Get Even More Visitors To Your Blog, Upgrade To A Business Listing >>

The Beach of Falesá

The Beach of Falesá by Robert Louis Stevenson describes a journey from the perspective of the Narrator in the style of a biography. In the beginning of the story the author plants seeds that he develops later in the book such as the captain’s comment that ‘nobody lives to windward - I don’t know why’ which only becomes important when the main character uncovers what is happening on Falesá.
A noticeable feature of the text is the use of the word and.  ‘I took the glass; and the shores leaped nearer, and I saw the tangle of the woods and the breach of the surf, and the brown roofs and the black insides of houses peeped among the trees’.
 Stevenson also uses a series of sub clauses, a form of grammatical parallelism, to keep adding more information with the repetition of the word and used at the start of each to stress the additive nature of the information, as each extra clause builds on what has gone before to create a greater sense of excitement for the reader at what is being described, again matching the excitement of the narrator as he arrives at Falesá.
When Stevenson starts with ‘that island’, it could be any island. He chooses to call it Falesá , but it could be anywhere. He chooses to say that it is in the South Pacific).
Stevenson is slowly revealing information for the reader to use in creating their own imaginary world based on their mental map of what Falesá is like. By involving the reader the reader in this way, Stevenson is drawing them into the story because they feel involved in creating Falesá. Stevenson was living in Samoa at the time that he wrote The Beach of Falesá so was able to draw on his knowledge of the area, although his readers wouldn’t have had much knowledge of the area to draw on and would have treated Stevenson as an expert. Stevenson indirectly reinforces this sense of the exotic by using words such as ‘wild’, ‘strange’  and ‘rare’ in the first paragraph.
In Beach of Falesa the narrator is the author and he is narrating the story to the reader. This is a simple one to one discourse structure between the author and the reader. But in the beginning of the story the direct speech from the captain takes over the role of narrator as he is better informed and able to pass on more information than the narrator, who is arriving at Falesá for the first time. He is able to provide more information, such as ‘Coral built, stands high, verandah you could walk on three abreast’, than the ‘bit of white’ that the narrator can see, even using a telescope, so by deduction he must have been there previously. This is an example of Stevenson providing the reader with more detail than is contained in the words themselves. Whilst the captain is respectful in his use of the formal ‘Mr Wiltshire’  to address the narrator, he gives him an order to ‘Take my glass’ which is obeyed when the narrator ‘took the glass’. The connection between the instruction and obeyance is reinforced by the repetition of the phrase. This suggests to the reader that the captain is in control and the authority figure in this scene. This is reinforced by the fact that only the captain speaks as the narrator does as he is told rather than taking his turn in the conversation. This lends weight to the credibility of the captain’s description. However, the position of the narrator as a man of some standing, albeit below the captain, is maintained by the use of a formal version of his name and that the captain is talking to him.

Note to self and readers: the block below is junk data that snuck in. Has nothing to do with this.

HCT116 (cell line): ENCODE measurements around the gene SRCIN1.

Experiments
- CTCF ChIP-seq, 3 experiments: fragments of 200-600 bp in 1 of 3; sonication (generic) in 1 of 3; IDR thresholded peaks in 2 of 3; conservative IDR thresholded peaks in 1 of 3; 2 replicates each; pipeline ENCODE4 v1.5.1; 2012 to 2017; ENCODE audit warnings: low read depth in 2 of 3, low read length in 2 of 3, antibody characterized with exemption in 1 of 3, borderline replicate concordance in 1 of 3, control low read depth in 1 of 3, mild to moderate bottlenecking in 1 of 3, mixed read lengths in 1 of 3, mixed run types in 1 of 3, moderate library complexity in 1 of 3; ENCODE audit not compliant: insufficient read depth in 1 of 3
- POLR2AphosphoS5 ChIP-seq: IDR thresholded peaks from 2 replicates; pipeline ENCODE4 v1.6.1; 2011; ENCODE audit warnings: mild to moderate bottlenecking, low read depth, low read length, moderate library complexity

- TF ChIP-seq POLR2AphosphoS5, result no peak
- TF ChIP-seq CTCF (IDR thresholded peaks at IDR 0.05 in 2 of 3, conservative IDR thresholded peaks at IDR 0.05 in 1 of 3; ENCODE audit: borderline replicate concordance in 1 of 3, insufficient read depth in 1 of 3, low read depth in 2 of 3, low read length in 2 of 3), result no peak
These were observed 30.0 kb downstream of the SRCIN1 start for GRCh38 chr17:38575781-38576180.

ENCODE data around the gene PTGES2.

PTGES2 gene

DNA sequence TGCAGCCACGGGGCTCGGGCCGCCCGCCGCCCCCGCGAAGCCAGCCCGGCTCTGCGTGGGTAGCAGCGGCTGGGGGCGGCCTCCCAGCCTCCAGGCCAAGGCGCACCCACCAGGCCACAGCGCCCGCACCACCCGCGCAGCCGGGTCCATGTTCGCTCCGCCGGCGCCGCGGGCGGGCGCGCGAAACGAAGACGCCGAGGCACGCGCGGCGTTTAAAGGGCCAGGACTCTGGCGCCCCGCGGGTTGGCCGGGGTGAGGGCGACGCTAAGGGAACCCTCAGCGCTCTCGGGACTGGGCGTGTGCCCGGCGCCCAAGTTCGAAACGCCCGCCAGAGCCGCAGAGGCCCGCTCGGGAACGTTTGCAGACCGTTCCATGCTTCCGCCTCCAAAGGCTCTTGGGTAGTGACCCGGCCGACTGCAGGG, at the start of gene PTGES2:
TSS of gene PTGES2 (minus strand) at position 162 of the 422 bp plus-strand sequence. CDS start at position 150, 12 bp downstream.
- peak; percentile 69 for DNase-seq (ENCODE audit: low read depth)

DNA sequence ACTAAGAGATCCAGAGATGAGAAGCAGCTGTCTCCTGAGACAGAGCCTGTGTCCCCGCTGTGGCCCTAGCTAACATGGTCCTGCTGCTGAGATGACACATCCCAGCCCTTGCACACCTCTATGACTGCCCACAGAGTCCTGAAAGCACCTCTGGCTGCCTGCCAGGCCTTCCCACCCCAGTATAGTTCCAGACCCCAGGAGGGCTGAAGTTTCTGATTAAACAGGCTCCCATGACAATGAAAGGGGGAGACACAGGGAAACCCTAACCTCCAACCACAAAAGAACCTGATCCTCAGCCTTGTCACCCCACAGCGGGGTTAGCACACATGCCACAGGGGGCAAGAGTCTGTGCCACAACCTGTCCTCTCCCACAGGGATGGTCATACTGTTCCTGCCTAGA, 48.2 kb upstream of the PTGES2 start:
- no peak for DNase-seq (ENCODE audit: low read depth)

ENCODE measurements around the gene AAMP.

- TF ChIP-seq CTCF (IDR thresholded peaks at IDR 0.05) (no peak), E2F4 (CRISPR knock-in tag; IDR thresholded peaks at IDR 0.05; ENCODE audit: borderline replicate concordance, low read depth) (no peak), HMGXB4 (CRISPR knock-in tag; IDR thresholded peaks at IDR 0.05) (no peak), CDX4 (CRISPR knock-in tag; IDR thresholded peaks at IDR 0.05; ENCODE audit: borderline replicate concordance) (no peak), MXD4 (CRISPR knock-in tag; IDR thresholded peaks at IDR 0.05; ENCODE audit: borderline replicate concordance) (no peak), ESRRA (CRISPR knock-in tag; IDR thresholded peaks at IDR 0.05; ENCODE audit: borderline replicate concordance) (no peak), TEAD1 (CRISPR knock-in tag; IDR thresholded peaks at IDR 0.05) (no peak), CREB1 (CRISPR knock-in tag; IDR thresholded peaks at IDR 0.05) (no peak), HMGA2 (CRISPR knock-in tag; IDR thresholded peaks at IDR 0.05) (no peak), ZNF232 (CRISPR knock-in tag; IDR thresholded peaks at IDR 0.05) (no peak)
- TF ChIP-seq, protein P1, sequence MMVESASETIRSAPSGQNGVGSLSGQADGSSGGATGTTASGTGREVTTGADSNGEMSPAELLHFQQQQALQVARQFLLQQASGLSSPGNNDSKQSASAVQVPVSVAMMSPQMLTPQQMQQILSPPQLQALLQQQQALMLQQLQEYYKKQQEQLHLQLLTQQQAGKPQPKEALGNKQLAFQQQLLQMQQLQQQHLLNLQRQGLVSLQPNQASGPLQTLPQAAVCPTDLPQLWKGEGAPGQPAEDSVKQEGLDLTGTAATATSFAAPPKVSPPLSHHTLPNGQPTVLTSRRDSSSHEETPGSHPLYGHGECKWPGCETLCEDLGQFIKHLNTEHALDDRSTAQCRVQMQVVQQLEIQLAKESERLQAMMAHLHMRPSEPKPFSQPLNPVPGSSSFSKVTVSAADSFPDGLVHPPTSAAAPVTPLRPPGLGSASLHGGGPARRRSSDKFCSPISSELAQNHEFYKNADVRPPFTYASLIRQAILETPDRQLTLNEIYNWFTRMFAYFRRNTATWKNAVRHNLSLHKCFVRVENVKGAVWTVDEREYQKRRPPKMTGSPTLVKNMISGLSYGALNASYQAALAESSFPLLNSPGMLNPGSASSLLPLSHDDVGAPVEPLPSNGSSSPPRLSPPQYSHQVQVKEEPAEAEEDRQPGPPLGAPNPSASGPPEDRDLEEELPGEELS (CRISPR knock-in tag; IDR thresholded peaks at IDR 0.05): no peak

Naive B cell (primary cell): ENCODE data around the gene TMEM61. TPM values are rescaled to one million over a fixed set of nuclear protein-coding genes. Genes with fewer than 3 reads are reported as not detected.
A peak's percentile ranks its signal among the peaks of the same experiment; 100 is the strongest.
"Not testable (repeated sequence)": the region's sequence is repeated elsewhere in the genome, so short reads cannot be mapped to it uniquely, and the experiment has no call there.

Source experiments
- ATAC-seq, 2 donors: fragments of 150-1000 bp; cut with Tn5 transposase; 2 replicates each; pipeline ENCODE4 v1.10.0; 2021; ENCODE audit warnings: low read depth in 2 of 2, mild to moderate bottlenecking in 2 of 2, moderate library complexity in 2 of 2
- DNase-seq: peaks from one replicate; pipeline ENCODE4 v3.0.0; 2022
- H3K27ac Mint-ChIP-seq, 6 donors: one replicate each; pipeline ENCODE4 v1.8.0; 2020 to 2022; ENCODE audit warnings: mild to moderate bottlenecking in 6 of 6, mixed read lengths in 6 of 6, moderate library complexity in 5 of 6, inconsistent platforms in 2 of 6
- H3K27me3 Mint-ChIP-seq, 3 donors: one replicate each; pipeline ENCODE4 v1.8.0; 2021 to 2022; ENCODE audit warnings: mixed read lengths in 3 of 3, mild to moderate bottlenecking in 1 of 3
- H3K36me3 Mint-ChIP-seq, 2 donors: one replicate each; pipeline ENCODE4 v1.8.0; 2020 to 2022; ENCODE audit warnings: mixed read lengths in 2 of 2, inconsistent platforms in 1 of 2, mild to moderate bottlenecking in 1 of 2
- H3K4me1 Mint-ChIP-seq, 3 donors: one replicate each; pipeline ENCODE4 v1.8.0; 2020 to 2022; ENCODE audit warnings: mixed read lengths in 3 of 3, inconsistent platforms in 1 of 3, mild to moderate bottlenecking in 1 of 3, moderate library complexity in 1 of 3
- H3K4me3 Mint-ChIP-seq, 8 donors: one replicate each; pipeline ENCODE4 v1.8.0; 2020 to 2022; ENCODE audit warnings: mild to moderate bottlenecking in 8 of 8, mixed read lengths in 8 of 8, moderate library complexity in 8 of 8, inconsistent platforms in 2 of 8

By positioning the narrator through the clauses where the captain is the sayer and the narrator is the recipient, the narrator returns to the role of agent in material action clauses as he ‘took the glass’ and ‘saw the tangle of the woods’. In this way Stevenson gives the reader the impression that the narrator is a man of action, but that he is not an all powerful hero as he is at the mercy of nature.
There are times in the story where the narrator engages in direct communication with the reader, like for example when he answers the imaginary questions that the reader is asking when he says ‘Yes, it was another typical bonfire night at Bull Pot Farm, and yes I’m probably exaggerating a bit’. By speaking directly to the reader, the author is deviating from the norm to increase the reader’s personal connection to what they are reading.
. At no time does Stevenson explicitly say that the narrator is on a ship or has any nautical knowledge but throughout he uses a nautical lexis to suggest these two facts to the reader. In the first paragraph, when the narrator uses ‘amidships’, a nautical term meaning the middle of a boat, to mean the middle of the sky, Stevenson is indirectly telling the reader that the narrator has spent enough time on ships that nautical terms come naturally to him. He then moves on to ‘The captain blew out the binnacle lamp’ which strongly suggests that the scene is taking place on a ship. When this nautical lexis continues in the direct speech of the captain, such as ‘windward’, it adds an authenticity to his voice. The nautical lexis also gives the reader the context they need in order to understand words such as ‘line’ and ‘glass’, which have specific distinctive meanings in this semiotic domain.
Stevenson also demonstrates creativity in his use of linguistic deviation to create a poetic flow. There are alliterations such as ‘but still broad and bright’ and ‘breeze blew’ as well as examples of assonance such as ‘wild lime’ and phrases that combine the two such as ‘set me sneezing’. 


This post first appeared on REALITY MISSPELLED, please read the originial post: here

Share the post

The Beach of Falesá

×

Subscribe to Reality Misspelled

Get updates delivered right to your inbox!

Thank you for your subscription

×